As I watched this movie last night (while pausing to engage in phone conversations with women from lives past and present) I was not only drawn into the story and the reality of which it was conveyed but also into the irrationality on display in the characters. Directed by Kathryn Bigelow (Point Break, 1991) and beautifully written by Mark Boal, who is a relative newcomer (The Valley of Elah, 2007), The Hurt Locker becomes an unrelenting roller coaster that never climbs too high or falls too far and always allows the viewer to catch their breath, if only for a second. The story centers around Army SFC James, played by Jeremy Renner (28 Weeks Later), and involves an elite team of 3 bomb squad soldiers hanging on to a foretold glimpse of sanity in a world where everyone is a potential enemy and every object could be a bomb. All three characters are played wonderfully and while all contend with their familiar predicament in different manners, they are all forced to believe that they trust each other and yet know they only trust themselves. Bigelow and Boal guide the viewer through intense missions never allowing a daily schedule or structure to reveal itself and therefore keeping the viewer off balance the entire movie. As a 6 year veteran of the Army, I am more than familiar with this reality, also known as "organized chaos". This movie is a fairly unbiased attempt to portray war in Iraq and the American men (I know that many women fight in the war; this was not their story) who live this war on a daily basis. The film allows the viewer to be a part of their hellish drama without making political references or statements and without drawing conclusions. It is a documentary not shot in a documentary style, it is the culmination of a vision that maintained its sight fixed on the target and it leaves the viewer with a sense of journalistic integrity not often found in cinema. Definitely see this movie! I give it a score of 94/100 - I score this way because I score wine this way... look for my wine reviews.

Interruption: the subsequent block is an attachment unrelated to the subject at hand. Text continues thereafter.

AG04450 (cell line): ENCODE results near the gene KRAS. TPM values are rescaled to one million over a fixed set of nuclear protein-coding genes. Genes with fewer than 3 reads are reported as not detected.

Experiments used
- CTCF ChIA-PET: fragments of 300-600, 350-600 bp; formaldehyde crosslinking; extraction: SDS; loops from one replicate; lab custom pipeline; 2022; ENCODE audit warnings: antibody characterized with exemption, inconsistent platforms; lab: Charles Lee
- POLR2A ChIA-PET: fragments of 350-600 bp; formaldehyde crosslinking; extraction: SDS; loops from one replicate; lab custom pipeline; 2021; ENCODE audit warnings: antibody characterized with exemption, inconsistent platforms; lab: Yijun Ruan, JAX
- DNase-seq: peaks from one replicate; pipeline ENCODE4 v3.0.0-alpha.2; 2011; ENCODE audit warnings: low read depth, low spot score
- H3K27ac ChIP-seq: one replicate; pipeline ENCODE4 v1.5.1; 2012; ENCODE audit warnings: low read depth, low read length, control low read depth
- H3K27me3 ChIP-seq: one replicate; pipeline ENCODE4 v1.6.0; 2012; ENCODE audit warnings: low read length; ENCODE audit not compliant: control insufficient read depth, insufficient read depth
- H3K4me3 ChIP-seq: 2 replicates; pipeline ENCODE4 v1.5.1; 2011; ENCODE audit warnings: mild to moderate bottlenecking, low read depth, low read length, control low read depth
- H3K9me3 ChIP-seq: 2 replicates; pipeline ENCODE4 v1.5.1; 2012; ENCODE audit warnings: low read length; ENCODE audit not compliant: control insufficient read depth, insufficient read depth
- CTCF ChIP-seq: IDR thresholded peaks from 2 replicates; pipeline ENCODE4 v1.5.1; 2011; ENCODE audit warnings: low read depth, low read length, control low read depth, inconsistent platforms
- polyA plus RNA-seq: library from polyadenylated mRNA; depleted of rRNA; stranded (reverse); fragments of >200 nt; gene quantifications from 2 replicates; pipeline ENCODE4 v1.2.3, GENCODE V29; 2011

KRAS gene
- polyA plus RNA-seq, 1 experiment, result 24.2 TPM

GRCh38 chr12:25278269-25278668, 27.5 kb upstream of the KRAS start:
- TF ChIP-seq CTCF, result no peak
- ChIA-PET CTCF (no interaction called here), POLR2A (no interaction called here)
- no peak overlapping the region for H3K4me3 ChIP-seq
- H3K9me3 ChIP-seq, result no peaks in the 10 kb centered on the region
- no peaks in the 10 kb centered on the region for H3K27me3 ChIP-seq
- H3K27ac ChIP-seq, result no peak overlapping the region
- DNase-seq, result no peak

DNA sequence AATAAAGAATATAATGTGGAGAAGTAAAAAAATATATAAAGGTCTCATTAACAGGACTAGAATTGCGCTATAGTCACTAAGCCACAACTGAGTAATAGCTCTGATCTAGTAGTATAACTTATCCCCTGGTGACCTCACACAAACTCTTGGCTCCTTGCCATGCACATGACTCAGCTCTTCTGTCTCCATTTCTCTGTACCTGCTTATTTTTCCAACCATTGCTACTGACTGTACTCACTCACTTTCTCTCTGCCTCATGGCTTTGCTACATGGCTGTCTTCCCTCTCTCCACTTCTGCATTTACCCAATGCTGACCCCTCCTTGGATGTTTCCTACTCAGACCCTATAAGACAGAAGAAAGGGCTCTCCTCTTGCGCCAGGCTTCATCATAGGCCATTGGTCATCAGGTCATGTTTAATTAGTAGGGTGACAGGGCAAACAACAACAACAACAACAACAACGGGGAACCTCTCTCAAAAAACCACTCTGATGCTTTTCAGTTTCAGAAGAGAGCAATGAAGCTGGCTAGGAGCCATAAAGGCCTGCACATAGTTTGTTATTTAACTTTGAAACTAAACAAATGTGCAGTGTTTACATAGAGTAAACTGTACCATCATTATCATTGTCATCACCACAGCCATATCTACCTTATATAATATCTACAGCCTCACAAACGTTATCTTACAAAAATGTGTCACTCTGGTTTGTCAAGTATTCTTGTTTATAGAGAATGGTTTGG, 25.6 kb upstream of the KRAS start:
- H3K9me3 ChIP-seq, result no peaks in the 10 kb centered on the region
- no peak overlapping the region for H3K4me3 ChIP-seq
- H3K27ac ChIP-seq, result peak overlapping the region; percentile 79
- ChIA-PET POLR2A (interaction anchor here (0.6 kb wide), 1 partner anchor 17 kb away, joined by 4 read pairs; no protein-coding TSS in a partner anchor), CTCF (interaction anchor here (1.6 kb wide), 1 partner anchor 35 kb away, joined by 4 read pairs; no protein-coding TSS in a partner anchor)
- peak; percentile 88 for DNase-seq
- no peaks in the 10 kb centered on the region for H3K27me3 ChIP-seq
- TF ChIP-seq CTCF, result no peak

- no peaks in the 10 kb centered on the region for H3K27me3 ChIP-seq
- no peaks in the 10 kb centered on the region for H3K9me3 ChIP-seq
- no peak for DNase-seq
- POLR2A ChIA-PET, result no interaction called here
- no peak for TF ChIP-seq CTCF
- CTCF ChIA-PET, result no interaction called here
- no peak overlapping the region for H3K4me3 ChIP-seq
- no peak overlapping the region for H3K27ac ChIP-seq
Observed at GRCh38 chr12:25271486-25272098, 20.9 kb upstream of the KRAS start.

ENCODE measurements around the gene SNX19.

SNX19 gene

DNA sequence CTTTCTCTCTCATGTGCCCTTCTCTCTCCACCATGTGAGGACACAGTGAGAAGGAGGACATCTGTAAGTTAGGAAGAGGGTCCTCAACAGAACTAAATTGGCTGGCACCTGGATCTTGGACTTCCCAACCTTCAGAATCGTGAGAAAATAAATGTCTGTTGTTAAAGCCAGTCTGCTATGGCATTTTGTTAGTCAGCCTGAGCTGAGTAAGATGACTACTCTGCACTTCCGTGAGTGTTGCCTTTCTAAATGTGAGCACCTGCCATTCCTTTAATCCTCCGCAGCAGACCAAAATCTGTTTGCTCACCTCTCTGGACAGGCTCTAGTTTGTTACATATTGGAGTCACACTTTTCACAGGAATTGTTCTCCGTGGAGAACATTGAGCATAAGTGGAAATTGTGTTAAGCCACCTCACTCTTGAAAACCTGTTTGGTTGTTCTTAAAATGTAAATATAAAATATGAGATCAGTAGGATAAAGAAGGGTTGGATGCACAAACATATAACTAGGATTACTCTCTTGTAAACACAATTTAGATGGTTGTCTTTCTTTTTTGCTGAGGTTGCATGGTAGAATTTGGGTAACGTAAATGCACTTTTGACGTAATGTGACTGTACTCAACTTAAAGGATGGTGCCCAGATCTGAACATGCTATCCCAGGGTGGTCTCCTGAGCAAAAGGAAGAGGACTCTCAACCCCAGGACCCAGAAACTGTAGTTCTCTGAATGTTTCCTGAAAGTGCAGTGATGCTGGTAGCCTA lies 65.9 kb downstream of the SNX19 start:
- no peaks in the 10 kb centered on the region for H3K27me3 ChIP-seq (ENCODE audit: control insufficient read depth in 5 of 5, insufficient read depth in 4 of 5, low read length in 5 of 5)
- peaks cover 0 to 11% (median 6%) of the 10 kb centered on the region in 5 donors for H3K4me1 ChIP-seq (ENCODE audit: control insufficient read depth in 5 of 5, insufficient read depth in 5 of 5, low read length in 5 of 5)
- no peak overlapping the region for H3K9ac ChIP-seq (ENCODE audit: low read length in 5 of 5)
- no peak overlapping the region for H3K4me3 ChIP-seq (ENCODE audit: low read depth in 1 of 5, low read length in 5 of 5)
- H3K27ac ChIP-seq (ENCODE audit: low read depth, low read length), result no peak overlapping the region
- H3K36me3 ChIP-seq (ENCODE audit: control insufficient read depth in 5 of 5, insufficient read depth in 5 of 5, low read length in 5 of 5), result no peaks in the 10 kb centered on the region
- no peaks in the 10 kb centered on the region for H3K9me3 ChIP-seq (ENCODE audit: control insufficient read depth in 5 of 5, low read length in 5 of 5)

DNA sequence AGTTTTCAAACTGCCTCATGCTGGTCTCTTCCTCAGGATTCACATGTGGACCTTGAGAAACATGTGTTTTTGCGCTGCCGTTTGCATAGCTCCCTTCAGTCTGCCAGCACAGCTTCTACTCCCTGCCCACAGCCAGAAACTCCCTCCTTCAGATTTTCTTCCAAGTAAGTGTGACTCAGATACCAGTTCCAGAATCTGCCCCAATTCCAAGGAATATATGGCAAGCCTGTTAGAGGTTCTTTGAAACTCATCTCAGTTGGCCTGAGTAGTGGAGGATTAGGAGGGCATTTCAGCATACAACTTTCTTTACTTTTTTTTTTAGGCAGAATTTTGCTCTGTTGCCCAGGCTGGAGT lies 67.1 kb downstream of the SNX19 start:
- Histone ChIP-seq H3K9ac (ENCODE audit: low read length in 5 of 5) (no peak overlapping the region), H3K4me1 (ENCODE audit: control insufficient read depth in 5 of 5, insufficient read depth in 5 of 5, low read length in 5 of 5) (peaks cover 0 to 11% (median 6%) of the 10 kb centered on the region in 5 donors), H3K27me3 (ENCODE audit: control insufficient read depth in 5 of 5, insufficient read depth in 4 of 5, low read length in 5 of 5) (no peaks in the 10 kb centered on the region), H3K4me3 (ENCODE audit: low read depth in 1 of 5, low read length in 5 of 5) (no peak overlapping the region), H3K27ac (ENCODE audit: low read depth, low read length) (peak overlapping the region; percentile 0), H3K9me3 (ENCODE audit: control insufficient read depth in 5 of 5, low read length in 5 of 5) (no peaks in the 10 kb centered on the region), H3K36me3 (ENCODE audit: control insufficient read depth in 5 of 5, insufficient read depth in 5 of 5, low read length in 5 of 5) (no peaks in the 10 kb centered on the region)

Oh yeah! just because a wine and a movie have the same score, does not mean they will pair well.
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